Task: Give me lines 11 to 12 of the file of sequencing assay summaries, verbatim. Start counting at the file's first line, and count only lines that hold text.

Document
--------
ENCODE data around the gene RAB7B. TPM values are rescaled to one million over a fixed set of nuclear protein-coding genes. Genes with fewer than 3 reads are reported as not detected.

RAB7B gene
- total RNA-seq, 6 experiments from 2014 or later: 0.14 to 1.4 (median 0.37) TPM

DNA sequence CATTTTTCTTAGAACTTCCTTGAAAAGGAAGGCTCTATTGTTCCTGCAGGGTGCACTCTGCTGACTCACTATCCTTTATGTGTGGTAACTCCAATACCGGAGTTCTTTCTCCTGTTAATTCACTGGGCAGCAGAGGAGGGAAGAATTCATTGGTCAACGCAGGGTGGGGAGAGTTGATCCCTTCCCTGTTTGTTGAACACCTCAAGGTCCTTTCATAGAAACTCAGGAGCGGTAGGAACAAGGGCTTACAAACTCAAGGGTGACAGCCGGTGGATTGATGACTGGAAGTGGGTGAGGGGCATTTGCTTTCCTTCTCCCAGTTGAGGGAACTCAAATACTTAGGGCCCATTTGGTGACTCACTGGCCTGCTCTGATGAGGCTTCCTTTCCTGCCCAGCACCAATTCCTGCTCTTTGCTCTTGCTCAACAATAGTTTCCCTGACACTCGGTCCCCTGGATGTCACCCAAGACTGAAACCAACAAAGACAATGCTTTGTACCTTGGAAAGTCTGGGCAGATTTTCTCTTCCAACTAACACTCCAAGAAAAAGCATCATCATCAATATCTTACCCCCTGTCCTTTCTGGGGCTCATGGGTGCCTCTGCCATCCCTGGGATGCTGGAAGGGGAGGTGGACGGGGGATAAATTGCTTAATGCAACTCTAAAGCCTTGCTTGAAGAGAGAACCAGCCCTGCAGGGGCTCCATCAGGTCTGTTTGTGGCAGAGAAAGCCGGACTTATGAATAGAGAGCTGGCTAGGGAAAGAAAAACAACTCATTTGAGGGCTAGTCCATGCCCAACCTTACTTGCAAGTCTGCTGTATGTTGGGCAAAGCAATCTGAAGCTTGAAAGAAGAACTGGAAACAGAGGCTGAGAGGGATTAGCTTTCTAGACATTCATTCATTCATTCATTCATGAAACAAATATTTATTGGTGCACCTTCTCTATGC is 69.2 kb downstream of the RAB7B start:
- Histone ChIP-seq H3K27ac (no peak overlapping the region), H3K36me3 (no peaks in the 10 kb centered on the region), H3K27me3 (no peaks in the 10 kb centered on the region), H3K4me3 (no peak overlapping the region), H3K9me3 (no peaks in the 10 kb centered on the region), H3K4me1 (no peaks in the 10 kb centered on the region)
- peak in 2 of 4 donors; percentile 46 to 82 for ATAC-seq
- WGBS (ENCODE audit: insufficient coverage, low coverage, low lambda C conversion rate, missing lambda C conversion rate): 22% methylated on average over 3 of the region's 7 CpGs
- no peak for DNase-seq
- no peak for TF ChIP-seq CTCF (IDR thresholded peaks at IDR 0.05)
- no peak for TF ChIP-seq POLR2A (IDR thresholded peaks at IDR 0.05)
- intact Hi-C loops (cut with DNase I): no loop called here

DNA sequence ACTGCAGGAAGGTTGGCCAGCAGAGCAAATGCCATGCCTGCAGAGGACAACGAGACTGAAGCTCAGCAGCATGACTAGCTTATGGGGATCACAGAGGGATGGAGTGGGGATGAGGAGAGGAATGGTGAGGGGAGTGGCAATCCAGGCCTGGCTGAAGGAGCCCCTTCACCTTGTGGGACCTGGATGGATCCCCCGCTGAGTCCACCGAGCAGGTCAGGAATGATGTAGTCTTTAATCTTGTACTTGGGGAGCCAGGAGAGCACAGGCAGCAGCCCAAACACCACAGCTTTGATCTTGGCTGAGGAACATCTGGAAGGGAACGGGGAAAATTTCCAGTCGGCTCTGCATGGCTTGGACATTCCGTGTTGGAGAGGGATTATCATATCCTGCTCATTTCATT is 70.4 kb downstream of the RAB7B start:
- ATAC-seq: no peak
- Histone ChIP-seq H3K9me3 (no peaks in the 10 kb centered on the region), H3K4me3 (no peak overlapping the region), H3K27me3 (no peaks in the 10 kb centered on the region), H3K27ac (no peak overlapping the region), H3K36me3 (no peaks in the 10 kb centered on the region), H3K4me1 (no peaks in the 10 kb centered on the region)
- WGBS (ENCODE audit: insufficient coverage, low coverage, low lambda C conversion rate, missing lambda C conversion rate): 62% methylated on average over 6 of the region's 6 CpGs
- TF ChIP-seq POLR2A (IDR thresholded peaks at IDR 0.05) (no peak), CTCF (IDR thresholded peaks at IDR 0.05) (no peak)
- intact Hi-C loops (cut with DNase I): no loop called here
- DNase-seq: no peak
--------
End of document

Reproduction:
- intact Hi-C loops (cut with DNase I): no loop called here

DNA sequence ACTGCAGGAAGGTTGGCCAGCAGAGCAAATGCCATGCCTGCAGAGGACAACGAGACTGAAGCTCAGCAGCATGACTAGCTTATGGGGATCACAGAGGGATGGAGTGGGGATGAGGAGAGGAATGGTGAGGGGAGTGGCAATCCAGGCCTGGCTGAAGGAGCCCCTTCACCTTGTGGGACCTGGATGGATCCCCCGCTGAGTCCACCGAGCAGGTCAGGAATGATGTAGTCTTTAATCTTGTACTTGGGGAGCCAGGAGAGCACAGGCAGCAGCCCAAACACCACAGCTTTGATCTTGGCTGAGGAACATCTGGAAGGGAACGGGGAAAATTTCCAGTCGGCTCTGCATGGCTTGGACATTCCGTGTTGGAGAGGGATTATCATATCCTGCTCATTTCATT is 70.4 kb downstream of the RAB7B start: